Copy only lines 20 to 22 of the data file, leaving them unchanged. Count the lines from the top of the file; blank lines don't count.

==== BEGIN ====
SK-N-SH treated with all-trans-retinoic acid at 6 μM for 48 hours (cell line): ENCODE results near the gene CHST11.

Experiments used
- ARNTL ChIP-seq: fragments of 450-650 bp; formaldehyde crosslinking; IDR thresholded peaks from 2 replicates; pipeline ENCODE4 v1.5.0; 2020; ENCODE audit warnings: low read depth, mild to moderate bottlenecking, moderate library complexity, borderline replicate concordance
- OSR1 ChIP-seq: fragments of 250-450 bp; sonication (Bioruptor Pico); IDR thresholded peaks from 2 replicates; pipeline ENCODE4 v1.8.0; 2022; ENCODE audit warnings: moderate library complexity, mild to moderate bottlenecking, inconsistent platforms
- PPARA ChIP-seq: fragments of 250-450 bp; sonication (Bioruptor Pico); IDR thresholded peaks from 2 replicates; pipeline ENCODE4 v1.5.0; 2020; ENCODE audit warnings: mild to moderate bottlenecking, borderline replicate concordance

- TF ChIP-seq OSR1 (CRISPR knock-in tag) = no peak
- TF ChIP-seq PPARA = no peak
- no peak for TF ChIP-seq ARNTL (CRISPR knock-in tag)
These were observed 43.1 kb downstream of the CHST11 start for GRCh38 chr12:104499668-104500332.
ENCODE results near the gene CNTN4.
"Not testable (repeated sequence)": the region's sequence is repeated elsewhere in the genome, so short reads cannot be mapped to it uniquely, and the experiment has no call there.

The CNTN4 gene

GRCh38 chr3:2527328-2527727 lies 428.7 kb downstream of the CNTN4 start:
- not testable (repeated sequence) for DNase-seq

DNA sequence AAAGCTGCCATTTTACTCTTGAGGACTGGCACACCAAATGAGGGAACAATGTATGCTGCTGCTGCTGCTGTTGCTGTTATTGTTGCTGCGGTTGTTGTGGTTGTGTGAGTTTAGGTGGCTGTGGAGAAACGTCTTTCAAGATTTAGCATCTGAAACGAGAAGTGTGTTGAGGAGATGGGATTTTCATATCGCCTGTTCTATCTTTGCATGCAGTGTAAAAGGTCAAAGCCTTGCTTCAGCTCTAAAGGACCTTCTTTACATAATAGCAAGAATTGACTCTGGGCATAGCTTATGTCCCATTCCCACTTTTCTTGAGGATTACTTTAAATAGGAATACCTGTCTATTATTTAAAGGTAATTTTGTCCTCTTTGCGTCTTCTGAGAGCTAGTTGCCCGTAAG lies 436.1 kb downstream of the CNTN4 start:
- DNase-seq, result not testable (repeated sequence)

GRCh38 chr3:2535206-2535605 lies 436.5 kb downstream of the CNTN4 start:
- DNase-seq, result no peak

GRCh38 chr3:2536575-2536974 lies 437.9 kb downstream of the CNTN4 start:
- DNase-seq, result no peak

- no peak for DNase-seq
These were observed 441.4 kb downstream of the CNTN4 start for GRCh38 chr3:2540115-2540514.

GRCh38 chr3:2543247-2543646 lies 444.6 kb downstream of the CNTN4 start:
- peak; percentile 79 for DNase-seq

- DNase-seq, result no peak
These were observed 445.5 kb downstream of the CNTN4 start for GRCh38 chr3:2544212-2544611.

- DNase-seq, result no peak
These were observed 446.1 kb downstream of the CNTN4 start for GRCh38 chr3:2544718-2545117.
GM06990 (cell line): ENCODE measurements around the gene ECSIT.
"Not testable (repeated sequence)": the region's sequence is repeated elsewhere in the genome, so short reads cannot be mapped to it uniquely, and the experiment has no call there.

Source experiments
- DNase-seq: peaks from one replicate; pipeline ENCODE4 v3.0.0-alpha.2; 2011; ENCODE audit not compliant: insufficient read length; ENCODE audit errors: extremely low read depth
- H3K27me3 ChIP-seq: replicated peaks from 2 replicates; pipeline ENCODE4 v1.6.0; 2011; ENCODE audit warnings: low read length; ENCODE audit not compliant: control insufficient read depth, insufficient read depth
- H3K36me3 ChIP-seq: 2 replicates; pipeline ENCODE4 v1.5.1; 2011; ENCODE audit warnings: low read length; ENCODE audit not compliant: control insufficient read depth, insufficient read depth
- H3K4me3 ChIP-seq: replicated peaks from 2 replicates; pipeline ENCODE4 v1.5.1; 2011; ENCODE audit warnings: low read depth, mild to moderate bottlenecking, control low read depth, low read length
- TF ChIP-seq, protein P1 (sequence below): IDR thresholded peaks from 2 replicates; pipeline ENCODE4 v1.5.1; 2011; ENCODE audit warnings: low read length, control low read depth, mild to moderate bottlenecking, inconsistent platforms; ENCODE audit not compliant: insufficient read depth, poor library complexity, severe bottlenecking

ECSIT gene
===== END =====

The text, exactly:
- DNase-seq, result no peak

- no peak for DNase-seq
These were observed 441.4 kb downstream of the CNTN4 start for GRCh38 chr3:2540115-2540514.